Drake (Pittsburgh Titans #5) Read Online Sawyer Bennett

Categories Genre: Alpha Male, Billionaire, Contemporary, Romance, Sports Tags Authors: Series: Pittsburgh Titans Series by Sawyer Bennett

Total pages in book: 97
Estimated words: 92180 (not accurate)
Estimated Reading Time in minutes: 461(@200wpm)___ 369(@250wpm)___ 307(@300wpm)

Drake McGinn turned his back on hockey after the league betrayed him. Will the Titans be his chance to clear his name and take back the career he once loved?

After I made the decision to divorce, my ex-wife set out on a smear campaign against me, telling anyone who would listen that I was betting on hockey and throwing games. It wasn’t surprising that my ex told the lies, but the fact that the media, league, and fans chose to believe her baseless claims was unforgivable. I walked away from it all and never looked back.

Having settled into life as a single dad to three boys, I’m content. I have more money than I could ever need, and plenty of time to do whatever I want, whenever I want, and whoever I want. So when Brienne Norcross, the team owner for the Pittsburgh Titans, shows up at my house with a job offer, I have no problem turning her down. But the no-nonsense billionaire, with sinfully seductive red lips and killer heels that would look hot as hell thrown over my shoulders, won’t take “no” for an answer.

Now I need to find balance between hockey, my boys, and the explosive chemistry Brienne and I can no longer deny. A cast-off hockey player and the league’s only female team owner? I can think of a million reasons why it could never work but can’t bring myself to care about a single one of them. Game on.

*************FULL BOOK START HERE*************



In all my years of advocation in boardrooms, or getting pleasured in bed, I’ve never implored anyone for anything. I might have said please when it was warranted for politeness or because it turned on my lover, but I’ve never needed something so bad and so far out of reach that I had to beg for it.

I know how to distinguish between wants and needs, and I ignore wants because I’m strong.

If it’s a need, I know how to bargain my way to success because I’m smart.

But right now, I’m desperate, and negotiations aren’t working.

Setting aside the acquisition proposal because I can’t concentrate, I glance up for an appreciative look at the verdant grasses and summer trees punctuated by the corn and soybean crops of southeastern Minnesota.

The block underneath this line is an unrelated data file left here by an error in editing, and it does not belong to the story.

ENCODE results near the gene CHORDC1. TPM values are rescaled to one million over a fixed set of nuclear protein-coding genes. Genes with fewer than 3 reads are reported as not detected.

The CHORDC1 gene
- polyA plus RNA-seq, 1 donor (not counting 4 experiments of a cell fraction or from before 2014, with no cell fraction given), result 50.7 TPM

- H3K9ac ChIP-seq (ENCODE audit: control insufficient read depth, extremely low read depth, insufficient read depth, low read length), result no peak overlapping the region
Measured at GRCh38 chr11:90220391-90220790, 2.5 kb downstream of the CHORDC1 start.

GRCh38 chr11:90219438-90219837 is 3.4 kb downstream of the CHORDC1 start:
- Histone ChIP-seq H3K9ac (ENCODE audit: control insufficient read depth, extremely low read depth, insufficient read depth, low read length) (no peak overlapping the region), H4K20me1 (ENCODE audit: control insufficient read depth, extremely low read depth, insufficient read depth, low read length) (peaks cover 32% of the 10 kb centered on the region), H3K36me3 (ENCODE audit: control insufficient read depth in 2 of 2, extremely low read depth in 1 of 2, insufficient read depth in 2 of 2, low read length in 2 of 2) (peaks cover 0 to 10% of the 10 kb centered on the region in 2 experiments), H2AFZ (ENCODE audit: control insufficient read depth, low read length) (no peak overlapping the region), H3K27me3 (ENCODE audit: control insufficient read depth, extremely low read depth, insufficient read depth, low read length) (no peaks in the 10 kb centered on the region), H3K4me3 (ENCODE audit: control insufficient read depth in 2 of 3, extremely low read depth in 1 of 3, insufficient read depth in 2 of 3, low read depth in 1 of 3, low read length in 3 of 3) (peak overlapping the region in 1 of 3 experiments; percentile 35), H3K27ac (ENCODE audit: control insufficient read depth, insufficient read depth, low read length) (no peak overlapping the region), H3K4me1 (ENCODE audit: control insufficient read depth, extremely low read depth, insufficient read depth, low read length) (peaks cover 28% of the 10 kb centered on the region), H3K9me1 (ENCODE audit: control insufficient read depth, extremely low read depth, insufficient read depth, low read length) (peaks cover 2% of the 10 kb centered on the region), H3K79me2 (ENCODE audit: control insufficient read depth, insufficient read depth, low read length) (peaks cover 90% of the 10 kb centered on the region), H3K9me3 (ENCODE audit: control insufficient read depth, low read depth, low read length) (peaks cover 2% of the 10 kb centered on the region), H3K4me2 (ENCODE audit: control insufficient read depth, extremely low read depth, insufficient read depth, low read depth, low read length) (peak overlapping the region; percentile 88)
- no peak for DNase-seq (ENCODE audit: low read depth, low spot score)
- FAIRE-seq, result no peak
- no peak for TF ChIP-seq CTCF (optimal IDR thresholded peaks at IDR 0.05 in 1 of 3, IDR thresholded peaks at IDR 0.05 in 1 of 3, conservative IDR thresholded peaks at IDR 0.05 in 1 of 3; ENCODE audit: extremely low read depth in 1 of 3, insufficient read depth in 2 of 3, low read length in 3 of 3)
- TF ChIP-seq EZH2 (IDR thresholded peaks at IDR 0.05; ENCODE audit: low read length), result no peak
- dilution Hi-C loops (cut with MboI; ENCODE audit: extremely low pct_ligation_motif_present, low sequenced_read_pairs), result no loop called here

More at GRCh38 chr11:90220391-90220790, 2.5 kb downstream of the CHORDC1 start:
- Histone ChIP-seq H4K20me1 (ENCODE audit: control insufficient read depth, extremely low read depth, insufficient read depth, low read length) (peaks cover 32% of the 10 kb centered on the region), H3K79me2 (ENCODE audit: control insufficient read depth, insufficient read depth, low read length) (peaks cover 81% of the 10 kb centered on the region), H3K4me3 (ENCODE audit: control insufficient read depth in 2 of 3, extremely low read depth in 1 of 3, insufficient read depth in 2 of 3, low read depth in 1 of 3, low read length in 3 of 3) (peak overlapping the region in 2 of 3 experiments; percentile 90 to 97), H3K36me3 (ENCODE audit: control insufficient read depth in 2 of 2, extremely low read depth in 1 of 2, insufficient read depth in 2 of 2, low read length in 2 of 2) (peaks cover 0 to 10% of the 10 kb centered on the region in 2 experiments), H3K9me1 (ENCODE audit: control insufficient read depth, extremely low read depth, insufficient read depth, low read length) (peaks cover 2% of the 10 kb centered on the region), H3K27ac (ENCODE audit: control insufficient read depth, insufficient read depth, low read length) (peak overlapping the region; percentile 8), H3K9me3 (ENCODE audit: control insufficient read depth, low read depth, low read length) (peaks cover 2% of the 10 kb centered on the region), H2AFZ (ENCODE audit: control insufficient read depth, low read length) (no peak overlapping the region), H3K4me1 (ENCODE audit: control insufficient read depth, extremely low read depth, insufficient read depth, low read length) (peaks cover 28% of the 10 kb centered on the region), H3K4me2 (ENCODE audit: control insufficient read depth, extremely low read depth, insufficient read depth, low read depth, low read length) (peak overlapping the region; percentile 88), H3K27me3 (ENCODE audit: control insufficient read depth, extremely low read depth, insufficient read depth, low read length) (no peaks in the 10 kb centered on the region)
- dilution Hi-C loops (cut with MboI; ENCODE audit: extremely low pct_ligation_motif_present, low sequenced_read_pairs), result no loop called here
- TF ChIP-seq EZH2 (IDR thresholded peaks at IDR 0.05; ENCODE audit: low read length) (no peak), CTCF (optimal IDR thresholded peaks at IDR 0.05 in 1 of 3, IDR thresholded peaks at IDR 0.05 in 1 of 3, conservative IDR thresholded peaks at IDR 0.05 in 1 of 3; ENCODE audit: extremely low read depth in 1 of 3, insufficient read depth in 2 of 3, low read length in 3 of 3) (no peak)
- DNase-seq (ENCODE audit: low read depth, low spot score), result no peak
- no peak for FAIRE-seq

It took us roughly an hour to get here from the Minneapolis airport, but I barely noticed, as I had work to do.

“About five more minutes,” the driver says as we get closer to the small town of Red Wing.

“Thank you,” I reply, letting my gaze wander over the scenery.

The Town Car my assistant scheduled isn’t a luxury but a necessity. It’s true, I don’t have a driver’s license, but I use a driver purely because there’s never enough time in the day to do all I have to do, and thus I work whenever I can. There’s not a time when I don’t have something major pressing on me. Outside of the four to five hours of sleep I get a night, I’m pretty much nose to the grindstone. I never had enough hours in the day to meet all my obligations before the Titans’ plane crashed, and now the added responsibility of team ownership has stretched me thinner than ever. Thank God for our general manager, Callum Derringer, who’s patiently guided me through the pains of learning how to be a good owner for this hockey team.

I really should use these remaining five minutes to get through the rest of the contract to purchase a small-town bank chain based out of Altoona. As the CEO of Norcross Holdings, the board will look to me for guidance on this matter. Is this is a good deal or should we leave it alone? It’s only one of dozens of major decisions I have to facilitate for my family’s empire.

Although family isn’t quite the right word.

It’s been my empire since my father died two years ago and my brother died in the crash a little over five months ago. I’m the designated Norcross heir left to lead our dynasty. It’s a multibillion-dollar legacy stemming from investments dating back to the early 1800s in coal, steel, oil, and real estate. Modern times led my family to establish Norcross Bank, which is now a national institution, and of course, we own the Pittsburgh Titans.

There are aunts and uncles and cousins galore, but none are qualified to sit in the CEO chair. My father groomed me to run Norcross Holdings, as my brother Adam really only cared about cultivating the Titans’ hockey team. Family members sit on the board and hold positions throughout the multitude of companies that fall under the main umbrella, but I’m the one who manages it all.

A pang of longing hits for Adam, followed by the cold hollowing-out in my chest that I’ve truthfully recognized as loneliness. While I am never alone—surrounded by business peers, acquaintances, some I’d call casual friends—I’m lonelier than anyone could imagine.